“Increasing evidence demonstrates that with supportive, gender-affirming care during childhood and adolescence, harms can be ameliorated and mental health and wellbeing outcomes can be significantly improved,” the RCH guideline says.
And the hospital argues that poor mental health, even psychosis, “should not necessarily prevent medical transition in adolescents with gender dysphoria”.
This would surprise clinicians in Finland, a jurisdiction which was an early adopter of youth gender medicine yet moved to a more cautious policy in 2020, drawing on its own research and clinical experience.
“In adolescents, psychiatric disorders and developmental difficulties may predispose a young person to the onset of gender dysphoria,” the Finnish policy says.
“These young people should receive treatment for their mental and behavioural health issues, and their mental health must be stable prior to the determination of their gender identity.”
The Cass inquiry in the U.K. has drawn some of its lessons from Finland.
The NHS service specification says: “A significant proportion of children and young people who are concerned about or distressed by issues of gender incongruence, experience co-existing mental health, neurodevelopmental and/or family or social complexities in their lives.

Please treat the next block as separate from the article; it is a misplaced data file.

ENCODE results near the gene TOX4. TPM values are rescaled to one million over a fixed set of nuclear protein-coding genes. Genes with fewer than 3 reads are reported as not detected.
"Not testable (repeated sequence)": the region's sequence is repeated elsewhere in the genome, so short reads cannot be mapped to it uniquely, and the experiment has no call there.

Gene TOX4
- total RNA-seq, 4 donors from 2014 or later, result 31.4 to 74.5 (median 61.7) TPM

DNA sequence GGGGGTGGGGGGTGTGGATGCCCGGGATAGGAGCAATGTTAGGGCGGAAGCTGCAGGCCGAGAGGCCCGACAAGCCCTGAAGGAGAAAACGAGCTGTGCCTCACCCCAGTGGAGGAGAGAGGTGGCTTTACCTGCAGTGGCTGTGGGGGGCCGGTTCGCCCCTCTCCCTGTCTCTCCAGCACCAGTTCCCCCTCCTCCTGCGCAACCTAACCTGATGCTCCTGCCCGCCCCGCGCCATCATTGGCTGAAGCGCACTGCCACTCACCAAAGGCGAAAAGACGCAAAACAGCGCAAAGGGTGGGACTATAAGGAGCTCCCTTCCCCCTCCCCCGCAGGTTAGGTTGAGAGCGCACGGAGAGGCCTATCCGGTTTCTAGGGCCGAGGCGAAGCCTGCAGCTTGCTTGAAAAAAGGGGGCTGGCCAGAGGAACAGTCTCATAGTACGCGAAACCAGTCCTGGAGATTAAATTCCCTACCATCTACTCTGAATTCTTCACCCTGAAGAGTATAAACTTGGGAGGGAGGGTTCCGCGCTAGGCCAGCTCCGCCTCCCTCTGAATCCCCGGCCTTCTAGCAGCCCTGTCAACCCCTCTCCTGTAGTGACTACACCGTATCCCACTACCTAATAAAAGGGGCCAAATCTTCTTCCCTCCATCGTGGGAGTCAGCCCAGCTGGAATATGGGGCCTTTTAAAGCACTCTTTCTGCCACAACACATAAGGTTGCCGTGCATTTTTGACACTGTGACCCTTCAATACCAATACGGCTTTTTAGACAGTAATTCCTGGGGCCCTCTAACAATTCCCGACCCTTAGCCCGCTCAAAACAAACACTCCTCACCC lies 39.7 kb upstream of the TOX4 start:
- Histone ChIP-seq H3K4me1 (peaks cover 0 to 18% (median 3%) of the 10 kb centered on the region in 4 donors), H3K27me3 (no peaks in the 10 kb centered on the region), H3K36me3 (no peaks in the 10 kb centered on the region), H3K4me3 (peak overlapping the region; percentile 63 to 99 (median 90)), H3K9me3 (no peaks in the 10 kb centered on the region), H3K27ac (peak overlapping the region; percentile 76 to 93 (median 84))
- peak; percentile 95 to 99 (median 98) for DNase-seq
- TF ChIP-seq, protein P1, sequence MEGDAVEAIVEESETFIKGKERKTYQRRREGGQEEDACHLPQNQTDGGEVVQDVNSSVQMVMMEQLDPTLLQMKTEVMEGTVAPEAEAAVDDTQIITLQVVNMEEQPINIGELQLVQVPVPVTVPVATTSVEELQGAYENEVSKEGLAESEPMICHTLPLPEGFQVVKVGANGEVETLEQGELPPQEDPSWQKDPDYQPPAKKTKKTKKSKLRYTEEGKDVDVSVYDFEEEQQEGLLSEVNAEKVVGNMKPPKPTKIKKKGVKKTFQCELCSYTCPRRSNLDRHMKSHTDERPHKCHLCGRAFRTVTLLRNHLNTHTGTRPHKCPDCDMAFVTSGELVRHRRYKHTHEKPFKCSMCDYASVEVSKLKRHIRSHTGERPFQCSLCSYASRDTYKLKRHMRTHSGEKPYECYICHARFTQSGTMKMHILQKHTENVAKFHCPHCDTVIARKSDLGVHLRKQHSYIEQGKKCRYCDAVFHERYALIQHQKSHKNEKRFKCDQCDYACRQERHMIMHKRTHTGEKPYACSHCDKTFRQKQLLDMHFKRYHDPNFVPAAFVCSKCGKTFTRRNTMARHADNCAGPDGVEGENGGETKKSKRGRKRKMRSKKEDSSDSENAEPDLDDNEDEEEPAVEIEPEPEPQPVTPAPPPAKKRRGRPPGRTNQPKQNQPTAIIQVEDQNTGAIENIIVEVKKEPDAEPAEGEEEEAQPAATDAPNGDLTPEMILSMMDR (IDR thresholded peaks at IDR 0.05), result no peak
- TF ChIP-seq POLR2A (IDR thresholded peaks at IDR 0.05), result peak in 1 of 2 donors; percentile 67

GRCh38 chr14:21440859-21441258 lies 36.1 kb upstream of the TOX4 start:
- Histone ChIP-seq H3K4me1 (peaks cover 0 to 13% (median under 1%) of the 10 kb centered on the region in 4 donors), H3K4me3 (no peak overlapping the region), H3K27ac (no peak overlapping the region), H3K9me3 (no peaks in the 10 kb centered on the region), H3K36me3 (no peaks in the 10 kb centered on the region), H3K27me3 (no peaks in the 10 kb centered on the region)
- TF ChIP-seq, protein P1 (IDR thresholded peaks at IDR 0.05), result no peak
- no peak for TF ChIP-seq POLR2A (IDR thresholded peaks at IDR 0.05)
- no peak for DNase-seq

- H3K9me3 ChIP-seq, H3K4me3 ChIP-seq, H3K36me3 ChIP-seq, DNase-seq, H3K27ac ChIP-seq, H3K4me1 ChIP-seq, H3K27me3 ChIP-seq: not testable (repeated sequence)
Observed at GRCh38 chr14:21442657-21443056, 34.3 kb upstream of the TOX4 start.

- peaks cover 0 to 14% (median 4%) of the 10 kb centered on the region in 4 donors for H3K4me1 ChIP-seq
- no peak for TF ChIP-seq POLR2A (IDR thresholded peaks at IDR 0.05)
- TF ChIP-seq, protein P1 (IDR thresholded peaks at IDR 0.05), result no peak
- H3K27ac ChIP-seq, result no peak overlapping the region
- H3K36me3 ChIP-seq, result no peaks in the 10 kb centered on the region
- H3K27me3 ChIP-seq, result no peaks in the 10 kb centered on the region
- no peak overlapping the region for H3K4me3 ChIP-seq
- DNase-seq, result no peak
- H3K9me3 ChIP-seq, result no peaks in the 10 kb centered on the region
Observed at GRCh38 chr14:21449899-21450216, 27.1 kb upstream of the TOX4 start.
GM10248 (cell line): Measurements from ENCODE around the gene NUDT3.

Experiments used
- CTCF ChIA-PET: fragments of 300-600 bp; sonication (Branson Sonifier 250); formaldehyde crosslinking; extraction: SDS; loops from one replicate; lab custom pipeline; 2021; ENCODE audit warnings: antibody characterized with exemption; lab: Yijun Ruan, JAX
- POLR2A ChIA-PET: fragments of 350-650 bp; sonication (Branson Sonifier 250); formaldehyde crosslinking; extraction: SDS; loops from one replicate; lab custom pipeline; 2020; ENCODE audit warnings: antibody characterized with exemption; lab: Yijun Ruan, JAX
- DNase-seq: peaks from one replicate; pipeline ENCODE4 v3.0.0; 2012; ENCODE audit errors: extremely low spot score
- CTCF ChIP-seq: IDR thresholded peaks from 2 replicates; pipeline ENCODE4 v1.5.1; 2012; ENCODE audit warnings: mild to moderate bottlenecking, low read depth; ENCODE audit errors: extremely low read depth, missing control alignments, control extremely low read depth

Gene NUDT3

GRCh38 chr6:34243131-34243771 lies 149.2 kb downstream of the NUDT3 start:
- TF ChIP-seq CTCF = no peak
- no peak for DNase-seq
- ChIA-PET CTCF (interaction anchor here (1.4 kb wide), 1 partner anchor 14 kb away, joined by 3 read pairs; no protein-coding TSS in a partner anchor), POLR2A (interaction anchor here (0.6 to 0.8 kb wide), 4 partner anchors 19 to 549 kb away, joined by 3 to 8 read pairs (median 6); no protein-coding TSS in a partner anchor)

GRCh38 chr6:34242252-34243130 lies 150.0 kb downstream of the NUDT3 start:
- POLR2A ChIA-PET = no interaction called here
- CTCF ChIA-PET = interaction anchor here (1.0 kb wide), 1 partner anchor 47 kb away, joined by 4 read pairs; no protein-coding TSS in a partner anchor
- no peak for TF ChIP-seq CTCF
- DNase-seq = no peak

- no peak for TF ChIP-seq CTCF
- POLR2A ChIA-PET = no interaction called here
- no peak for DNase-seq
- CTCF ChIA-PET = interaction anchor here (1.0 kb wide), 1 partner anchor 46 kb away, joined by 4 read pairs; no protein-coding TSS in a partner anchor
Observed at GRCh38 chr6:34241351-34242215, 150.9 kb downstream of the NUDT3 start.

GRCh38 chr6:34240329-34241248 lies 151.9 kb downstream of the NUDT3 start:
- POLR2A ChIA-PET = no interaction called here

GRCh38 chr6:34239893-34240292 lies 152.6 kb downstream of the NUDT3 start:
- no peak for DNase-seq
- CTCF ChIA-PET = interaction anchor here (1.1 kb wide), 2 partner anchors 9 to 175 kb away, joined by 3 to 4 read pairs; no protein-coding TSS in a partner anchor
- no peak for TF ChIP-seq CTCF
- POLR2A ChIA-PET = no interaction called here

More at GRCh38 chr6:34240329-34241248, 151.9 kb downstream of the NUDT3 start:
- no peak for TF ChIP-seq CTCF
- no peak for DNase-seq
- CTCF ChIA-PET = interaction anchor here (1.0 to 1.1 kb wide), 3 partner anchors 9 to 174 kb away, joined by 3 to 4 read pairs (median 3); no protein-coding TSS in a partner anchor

“The relationship between these aspects and gender incongruence may not be readily apparent and will often require careful exploration.”
Affirmation, according to its critics, puts the spotlight on gender and overshadows other problems that need solutions.
Much of the detail in the post-Tavistock planning by the NHS has to do with a system of referral and collaboration between the new gender services and local health, with the aim that all the issues troubling these young people get attention.
“A care plan should be tailored to the specific needs of the individual following careful therapeutic exploration; this plan may require a focus on supporting other clinical needs [other than gender dysphoria] and risks with networked local services,” the NHS says.
Dr Cass made the case for “a fundamentally different service model”. That is what’s emerging, not more gender-affirming sameness.